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The ex-churches of Quebec

Quebec was colonized in the 17th century by France, a country that remained largely Catholic even as England, northern Germany, and other parts of Europe were turning Protestant. Like the mother-country, Quebec became Catholic. Protestants were not even allowed to settle there. Only after the British takeover of Canada in the mid-18th century was Protestantism even tolerated in Quebec.

In much more recent times, Catholic Church membership and attendance have dropped off sharply in Quebec, and many congregations have had to close their doors. The availability of deconsecrated church buildings has given rise to some intriguing examples of adaptive reuse. On a recent visit to Quebec, I saw one church that had been converted into a restaurant and another that was a fitness center. Neither use really makes sense to me, because they do not take advantage of the single large, enclosed space that is a hallmark of churches.

Decline in church membership is only one reason why churches might be converted to other uses or torn down. Another is urban redevelopment, which is carried out with particular ferocity on the land-hungry island of Montreal. Churches—along with many other buildings of historic value—disappear and are replaced by new construction.

But they don’t all disappear without a trace. On the corner of Viger and St. Denis streets, there stands a lonely church tower without a church. This is the tower of Trinity Anglican Church, built in 1865 and demolished in 2011 to make room for a giant new hospital, University of Montreal Health Centre. The tower was rebuilt in 2016, using the original stones. Even as the city is redeveloped, this memento of the past has been retained.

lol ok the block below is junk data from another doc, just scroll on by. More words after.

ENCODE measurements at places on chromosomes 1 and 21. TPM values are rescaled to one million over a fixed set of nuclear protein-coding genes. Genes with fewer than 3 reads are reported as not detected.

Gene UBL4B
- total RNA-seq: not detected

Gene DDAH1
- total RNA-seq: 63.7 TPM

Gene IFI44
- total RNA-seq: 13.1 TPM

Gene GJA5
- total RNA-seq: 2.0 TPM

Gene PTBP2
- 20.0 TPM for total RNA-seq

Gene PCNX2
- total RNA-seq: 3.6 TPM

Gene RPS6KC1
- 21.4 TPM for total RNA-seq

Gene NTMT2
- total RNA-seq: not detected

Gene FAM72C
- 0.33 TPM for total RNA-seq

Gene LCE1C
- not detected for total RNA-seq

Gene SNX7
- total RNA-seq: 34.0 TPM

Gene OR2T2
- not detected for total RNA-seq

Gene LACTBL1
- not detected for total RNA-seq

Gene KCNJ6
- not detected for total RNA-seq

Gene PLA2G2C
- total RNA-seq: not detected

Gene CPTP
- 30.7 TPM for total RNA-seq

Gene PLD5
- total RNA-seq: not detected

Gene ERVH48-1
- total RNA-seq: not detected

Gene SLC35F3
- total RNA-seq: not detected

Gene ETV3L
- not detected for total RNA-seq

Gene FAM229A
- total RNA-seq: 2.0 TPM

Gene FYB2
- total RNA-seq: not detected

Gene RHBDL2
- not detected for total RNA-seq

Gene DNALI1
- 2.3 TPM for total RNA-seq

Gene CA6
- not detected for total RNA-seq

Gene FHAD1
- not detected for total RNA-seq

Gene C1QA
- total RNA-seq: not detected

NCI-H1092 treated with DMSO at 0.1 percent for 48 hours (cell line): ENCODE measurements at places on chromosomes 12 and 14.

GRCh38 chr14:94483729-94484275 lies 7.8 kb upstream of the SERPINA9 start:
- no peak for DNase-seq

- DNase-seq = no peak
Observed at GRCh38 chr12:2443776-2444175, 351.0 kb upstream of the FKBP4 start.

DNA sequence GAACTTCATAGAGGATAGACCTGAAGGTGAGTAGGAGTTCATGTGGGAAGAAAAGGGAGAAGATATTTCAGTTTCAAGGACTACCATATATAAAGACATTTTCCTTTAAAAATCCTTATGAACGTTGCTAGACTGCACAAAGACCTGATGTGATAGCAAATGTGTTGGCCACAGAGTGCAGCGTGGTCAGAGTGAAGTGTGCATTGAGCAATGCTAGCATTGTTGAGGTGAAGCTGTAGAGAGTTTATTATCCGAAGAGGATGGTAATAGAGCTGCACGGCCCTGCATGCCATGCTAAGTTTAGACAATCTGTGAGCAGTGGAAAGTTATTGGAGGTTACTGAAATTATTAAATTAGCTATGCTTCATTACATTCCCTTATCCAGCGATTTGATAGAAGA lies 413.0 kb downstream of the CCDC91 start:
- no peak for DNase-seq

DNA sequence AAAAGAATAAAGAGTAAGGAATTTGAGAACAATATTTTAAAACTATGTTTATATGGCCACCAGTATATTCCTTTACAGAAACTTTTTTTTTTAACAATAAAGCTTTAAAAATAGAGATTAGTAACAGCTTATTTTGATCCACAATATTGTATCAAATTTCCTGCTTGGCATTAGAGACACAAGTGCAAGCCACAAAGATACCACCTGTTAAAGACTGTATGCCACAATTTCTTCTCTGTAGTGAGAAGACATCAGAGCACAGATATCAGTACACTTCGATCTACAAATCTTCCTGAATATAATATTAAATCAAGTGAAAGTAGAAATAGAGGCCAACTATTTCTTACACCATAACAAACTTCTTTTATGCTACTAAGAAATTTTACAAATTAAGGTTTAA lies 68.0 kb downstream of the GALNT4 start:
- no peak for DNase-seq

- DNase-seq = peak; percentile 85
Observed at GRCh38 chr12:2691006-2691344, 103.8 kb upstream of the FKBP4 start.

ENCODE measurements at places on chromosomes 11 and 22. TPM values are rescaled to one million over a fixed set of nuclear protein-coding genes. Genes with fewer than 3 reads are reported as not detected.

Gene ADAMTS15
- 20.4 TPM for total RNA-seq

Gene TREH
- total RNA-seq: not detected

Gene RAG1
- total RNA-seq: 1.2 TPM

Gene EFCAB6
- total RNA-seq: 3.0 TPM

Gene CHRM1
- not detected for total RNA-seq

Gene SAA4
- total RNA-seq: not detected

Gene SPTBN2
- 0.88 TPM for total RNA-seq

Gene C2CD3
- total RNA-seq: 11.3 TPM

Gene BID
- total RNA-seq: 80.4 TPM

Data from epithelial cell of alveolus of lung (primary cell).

The reconstructed church tower of Trinity Anglican Church, next to University of Montreal Health Centre.

The reconstructed church tower of Trinity Anglican Church, next to University of Montreal Health Centre.

The Gothic church tower has been integrated into the glassy facade of the hospital.

The Gothic church tower reflected in the glassy facade of the hospital.

The backside of the tower is used for bicycle parking.

The backside of the tower is used for bicycle parking.

The story of Trinity Anglican Church is inscribed in the reconstructed steps below the doorway.

The story of Trinity Anglican Church (in French) is inscribed in the reconstructed steps below the doorway.

Vanishing Montreal blog has pictures of Trinity Anglican Church shortly before and during its demolition.

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2 Comments

  1. Suzan Logan

    How very interesting!

  2. Andrew Semotiuk

    I love the picture with the double reflection. Good historical info also!

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